House Minority Leader Nancy Pelosi said the assault weapons ban will not pass Congress, in an interview with the Denver Post released on Monday. Pelosi focused on another attainable goal -- strengthening background checks.
House Minority Leader Nancy Pelosi said the assault weapons ban passing Congress is unlikely in an interview with the Denver Post Monday. Pelosi focused on another attainable goal—passing legislation requiring all gun buyers to get a background check.
“Where we can make the most difference is with background checks and information shared,” Pelosi said. “Let’s keep guns out of the wrong hands. There’s more of a rally around background checks…and some (Democratic) unity around mental-health issues.”
While the ban on assault weapons introduced by her fellow Californian, Sen. Dianne Feinstein, seems unlikely, Senate Democrats are expecting the ban on the production and sale of certain assault weapons to pass through the Senate Judiciary Committee on Thursday.
Once the bill passes the committee on Thursday, it is likely Republicans will launch a filibuster of the measure. Senate Majority Leader Harry Reid has publicly pledged to ensure that “the Assault Weapons ban gets a vote on the floor, irrespective of whether it passe[s] judiciary or not.”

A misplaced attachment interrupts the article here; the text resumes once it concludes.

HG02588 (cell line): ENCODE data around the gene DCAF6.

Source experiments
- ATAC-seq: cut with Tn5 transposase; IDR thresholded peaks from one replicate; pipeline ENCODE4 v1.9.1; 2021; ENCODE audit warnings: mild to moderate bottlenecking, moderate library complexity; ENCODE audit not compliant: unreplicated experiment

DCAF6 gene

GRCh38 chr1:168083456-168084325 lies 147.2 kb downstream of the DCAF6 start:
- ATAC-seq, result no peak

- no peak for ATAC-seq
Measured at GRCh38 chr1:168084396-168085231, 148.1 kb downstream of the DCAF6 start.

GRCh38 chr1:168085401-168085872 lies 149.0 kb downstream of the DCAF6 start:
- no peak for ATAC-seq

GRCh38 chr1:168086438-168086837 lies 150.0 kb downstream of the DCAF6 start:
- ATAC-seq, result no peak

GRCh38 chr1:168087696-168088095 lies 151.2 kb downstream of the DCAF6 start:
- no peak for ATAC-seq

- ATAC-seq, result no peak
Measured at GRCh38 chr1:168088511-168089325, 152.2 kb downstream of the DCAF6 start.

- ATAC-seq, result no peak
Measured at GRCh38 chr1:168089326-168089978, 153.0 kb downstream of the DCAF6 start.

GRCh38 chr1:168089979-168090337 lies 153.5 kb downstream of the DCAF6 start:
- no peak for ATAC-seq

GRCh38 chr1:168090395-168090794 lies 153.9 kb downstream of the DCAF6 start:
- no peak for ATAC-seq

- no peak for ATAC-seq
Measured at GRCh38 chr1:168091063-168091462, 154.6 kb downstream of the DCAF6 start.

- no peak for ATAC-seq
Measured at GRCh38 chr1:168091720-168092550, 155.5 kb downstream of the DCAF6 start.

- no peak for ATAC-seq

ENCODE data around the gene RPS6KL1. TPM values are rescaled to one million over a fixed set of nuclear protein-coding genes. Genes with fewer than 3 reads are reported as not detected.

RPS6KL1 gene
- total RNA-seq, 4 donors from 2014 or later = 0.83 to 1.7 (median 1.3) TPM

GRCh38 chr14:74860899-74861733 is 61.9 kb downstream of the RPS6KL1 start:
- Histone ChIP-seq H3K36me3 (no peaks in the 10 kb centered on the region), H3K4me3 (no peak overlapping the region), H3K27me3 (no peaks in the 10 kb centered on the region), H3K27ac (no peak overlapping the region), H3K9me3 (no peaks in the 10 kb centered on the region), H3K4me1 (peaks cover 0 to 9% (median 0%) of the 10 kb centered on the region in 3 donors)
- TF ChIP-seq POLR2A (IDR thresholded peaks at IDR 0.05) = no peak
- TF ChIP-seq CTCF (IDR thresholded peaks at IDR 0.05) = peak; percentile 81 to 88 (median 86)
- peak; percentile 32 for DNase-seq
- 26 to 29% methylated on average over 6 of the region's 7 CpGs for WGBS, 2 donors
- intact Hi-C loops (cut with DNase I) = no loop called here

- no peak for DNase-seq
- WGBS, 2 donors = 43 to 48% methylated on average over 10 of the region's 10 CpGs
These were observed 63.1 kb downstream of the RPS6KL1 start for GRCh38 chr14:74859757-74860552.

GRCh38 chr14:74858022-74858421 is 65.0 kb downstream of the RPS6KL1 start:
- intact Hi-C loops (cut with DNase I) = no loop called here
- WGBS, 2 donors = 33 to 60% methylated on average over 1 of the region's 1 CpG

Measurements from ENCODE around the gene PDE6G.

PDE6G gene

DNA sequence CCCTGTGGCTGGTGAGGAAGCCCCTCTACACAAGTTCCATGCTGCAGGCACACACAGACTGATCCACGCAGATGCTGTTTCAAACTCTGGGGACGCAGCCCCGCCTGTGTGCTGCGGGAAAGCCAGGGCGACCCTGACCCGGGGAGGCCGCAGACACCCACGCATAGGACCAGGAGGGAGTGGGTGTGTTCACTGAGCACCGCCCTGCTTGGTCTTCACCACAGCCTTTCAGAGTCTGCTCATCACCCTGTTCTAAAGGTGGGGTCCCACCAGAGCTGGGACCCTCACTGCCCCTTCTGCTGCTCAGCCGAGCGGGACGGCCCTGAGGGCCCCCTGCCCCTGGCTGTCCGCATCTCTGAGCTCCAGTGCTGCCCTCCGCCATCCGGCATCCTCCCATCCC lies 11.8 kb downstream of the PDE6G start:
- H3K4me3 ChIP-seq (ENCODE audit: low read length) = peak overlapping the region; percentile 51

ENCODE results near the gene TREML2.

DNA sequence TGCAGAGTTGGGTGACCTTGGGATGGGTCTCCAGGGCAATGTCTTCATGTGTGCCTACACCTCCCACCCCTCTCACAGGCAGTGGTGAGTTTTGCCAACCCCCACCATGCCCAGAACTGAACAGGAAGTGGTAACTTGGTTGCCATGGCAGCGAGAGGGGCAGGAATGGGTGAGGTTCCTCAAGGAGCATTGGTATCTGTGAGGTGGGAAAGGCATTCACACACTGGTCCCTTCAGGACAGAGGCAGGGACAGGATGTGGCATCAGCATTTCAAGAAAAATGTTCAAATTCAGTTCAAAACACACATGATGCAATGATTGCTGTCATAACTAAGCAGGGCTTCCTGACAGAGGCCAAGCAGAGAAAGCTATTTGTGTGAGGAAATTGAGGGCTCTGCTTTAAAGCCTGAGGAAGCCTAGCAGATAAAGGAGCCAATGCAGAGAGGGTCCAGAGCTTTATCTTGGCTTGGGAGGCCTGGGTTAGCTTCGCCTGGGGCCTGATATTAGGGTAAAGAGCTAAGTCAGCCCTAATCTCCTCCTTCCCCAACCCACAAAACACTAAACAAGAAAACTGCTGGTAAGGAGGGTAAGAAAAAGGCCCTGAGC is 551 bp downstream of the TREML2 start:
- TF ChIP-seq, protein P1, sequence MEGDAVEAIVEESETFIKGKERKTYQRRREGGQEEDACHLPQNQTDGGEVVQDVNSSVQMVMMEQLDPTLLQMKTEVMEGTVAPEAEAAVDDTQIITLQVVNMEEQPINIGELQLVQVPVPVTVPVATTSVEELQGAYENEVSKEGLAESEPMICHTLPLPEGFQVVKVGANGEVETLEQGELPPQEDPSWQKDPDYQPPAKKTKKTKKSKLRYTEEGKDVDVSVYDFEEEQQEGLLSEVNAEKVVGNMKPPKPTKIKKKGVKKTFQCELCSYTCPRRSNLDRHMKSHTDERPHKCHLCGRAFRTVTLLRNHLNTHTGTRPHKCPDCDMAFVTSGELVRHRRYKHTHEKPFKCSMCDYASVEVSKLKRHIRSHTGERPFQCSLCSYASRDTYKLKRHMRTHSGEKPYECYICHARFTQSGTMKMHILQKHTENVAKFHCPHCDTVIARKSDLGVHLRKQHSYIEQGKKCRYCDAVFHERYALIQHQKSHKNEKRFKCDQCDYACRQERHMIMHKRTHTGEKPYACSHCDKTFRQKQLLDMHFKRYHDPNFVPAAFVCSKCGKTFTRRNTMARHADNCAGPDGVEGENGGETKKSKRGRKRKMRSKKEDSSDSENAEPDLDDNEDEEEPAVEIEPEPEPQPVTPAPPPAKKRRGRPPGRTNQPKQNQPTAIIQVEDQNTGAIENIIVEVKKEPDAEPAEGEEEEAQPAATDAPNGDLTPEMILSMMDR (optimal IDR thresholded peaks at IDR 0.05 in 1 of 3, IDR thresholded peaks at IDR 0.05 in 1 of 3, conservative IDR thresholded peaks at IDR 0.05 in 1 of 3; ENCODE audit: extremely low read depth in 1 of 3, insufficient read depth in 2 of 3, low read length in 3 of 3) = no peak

On Wednesday, Pelosi, along with Sen. Feinstein and Sen. Boxer, will march with a group of mothers from across the country to push for the adoption of common sense gun laws. Nancy Pelosi also stressed in the interview that stricter background checks and bans on high-capacity magazine clips “would go a long way to protect the American people.”
The Senate Judiciary Committee passed a bill requiring all gun buyers to get a background check Tuesday.
“Look, the bottom line is that the Brady Law has been successful, extremely successful without impinging on the rights of gun owners,” said Sen. Chuck Schumer, D-N.Y. Tuesday.
Progress for the bill expanding background checks for private gun purchases recently stalled after Sen. Tom Coburn withdrew his support. Coburn rejected the clause requiring private sellers to keep sales records for transactions. Since then, Schumer has begun a search for a second Republican co-sponsor.
Gun-control advocates, including Mark Kelly, the husband of former Rep. Gabrielle Giffords, who launched Americans for Responsible Solutions, in response to the Newtown shooting, were encouraged by the Senate’s progress Tuesday.
“The Senate Judiciary Committee took a huge step toward keeping guns out of the hands of criminals and the mentally ill by passing universal background checks legislation that will now go to the full Senate for a vote,” Kelly said in a statement. ”Background checks do not and cannot lead to gun registration. It’s a lie meant to muddy the debate and distract from our common goal—saving lives with solutions that Americans support overwhelmingly.”